I might have mentioned this before, but I like wood boats. A lot. Normally what draws my eye are the commercial fishing boats. However, as I've also mentioned before, I can't catch my ass with a handful of hooks. So, when I started hinting to my wife that I wanted to find a project boat to work on, she pointed out that we have a lot of people in our family. And maybe finding something that could pack people instead of fish made more sense.
She knew it was going to be wood and need a lot of work. She had grown up on wooden fishing boats and had actually owned an Ed Monk designed wooden cruiser years ago.
I saw the Palco for sale in the harbor. I saw that it was an Ed Monk Design, 42 ft long, and slept eight. It needed a lot of work.
I did my best puppy dog eyes to my wife, and next thing you know, I had myself a project.
When we bought the Palco, it had been renamed Kittiwake, and prior to that, Rejoyce. The previous owner had done some research into the history of the boat and he found that she had been built in 1962 for Pat Soderberg at Tripple & Everett Marine Ways, in Seattle. As far as I know the boat spent most of it’s life in Alaska.
Tripple & Everett Marine Ways had been Treutle Marine Ways, established in 1944, by John R. Treutle. He had transferred all the machinery and equipment, including the Marine Ways, from his previous yard in Cordova, Alaska. He had been operating there since 1927. The new yard was located on Spokane Street in Seattle, under the Spokane Street Bridge. It was over the Duwamish Waterway, between the industrial district and west Seattle. In 1947, he sold the yard to Donald B. Tripple and Warren A. Everett. They operated into the 1970’s though increasingly more as repairers rather than builders.
Once we got the boat, we hauled it out on our small side railway. We finally saw just how substantial it was. There is a lot of boat under the water. The Palco draws five and a half feet in the stern, and four feet in the bow.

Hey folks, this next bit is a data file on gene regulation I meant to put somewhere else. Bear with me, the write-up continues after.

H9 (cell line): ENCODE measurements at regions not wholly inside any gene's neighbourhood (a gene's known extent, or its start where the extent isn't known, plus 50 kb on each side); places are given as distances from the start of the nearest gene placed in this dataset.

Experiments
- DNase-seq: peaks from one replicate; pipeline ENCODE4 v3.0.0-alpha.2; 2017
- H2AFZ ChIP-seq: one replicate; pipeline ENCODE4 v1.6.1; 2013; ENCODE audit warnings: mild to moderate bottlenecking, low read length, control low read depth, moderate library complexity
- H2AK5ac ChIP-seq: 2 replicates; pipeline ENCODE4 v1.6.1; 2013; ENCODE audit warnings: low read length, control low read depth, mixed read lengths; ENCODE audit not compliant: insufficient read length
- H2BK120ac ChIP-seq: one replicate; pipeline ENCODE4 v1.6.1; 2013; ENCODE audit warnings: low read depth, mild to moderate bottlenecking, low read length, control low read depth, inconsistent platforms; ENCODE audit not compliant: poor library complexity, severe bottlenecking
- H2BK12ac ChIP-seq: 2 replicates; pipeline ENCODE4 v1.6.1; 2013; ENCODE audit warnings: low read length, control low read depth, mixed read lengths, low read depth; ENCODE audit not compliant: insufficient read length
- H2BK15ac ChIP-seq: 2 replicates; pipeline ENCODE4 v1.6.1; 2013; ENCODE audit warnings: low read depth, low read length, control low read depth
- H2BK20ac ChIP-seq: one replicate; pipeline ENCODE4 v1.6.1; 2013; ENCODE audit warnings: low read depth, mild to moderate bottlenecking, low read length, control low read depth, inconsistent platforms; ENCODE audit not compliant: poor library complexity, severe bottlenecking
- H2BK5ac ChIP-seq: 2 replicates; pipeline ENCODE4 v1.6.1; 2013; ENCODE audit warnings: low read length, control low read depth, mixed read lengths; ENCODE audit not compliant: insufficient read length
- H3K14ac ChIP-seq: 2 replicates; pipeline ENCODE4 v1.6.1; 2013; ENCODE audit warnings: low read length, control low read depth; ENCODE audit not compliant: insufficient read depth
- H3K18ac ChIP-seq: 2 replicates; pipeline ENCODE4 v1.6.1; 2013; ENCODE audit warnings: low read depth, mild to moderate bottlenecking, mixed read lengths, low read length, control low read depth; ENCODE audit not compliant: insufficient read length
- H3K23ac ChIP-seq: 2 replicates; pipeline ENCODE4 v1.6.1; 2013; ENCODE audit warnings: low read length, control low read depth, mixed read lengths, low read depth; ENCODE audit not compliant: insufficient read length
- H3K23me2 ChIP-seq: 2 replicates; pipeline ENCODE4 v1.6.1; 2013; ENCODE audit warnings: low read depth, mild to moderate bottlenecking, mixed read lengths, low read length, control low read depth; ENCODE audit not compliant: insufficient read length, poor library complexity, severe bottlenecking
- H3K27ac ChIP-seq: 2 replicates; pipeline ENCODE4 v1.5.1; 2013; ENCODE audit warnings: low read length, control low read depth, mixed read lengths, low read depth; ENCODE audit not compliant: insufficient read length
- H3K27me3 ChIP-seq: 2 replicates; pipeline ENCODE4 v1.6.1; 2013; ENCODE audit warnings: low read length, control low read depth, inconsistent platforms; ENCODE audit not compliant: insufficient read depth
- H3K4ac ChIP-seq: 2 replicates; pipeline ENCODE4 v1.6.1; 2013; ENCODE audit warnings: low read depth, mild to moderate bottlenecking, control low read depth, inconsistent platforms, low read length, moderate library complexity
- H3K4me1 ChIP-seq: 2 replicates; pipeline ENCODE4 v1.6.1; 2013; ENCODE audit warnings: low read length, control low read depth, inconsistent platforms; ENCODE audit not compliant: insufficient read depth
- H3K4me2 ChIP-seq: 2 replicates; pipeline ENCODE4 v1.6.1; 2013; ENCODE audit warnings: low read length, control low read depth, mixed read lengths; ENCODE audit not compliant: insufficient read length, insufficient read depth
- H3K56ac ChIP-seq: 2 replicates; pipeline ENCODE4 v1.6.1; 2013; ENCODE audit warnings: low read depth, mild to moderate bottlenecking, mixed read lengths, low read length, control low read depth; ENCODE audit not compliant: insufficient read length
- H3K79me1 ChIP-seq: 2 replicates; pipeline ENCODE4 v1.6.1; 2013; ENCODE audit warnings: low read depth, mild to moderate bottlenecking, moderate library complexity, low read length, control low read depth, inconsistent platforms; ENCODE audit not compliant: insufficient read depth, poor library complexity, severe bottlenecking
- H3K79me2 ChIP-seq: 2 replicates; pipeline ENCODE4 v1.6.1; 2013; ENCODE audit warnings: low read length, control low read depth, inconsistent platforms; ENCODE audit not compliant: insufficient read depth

One of the cool things I discovered after hauling the boat was the bronze struts holding up the swim step. They had been custom cast, with the boat name and the year built.
There was ⅝” iron bark sheathing, in a band thirty inches wide, that went all the way around the boat. That sheathing is important in this part of the world, since some of the quieter bays and inlets can have thin sheets of skin ice anywhere from October to April. Driving through that in an unsheathed wood boat can be catastrophic, as the thing sharp ice acts as a chisel, gouging deep grooves along the bow and down the sides. The downside of iron bark sheathing, is that the planks and seams in this area are never looked at or maintained. Out of sight, out of mind. So I knew I needed to pull it out to look.
The planking on the Palco is 1 ⅜” yellow cedar, over 1 ¾” x 2 ¼” oak frames, steam bent into place. The framing for the house and deck is fir.
The rough plan I had was to replace planks as needed and reef, refasten and recork from the waterline down on the port side (it is the oldest to the shop door), then the starboard side. Once that is done, move the scaffolding and work on waterline up. Then deck and house, then interior.
The iron bark was held on with #10 stainless steel flathead square drive screws. Over the screw eads, instead of wooden plugs, someone had carefully filled each hole with cement. What an incredible pain in the ass. I chipped each one out with a small slotted screwdriver, then cleaned out the square with a Phillips head screwdriver I had ground to a point. Then carefully try to remove them with a cordless impact driver. Quite often, I had to remove the bit from the driver and tap it into the screw head with a hammer, to get it to sit properly. Then slide the driver onto the bit, then remove the screw. Note to self; use wood plugs when you put it back together!!
Once the iron bark was removed, I was able to identify eight planks that needed replacing and proceeded with demo.
Once the planks were removed, I could see that the aft fifteen or so frames were cracked…most at least halfway through. So one more thing to add to the list.
First, however, I needed to reef the port side below the waterline, then refasten from the garboard plank to up above the waterline.
Need to stabilize the remaining planks before subjecting them to the pushing and pulling and banging of the installing new planks and frames.
…And that is where I’m at now. Working on the refastening. I am using #14 x 2 ½” hot dipped galvanized screws. The original fasteners were bronze ring shank nails. Bronze screws just aren’t in my budget. When I get done driving in the screws, I’m going to carefully put in a wood plug in case anyone ever wants to take them out.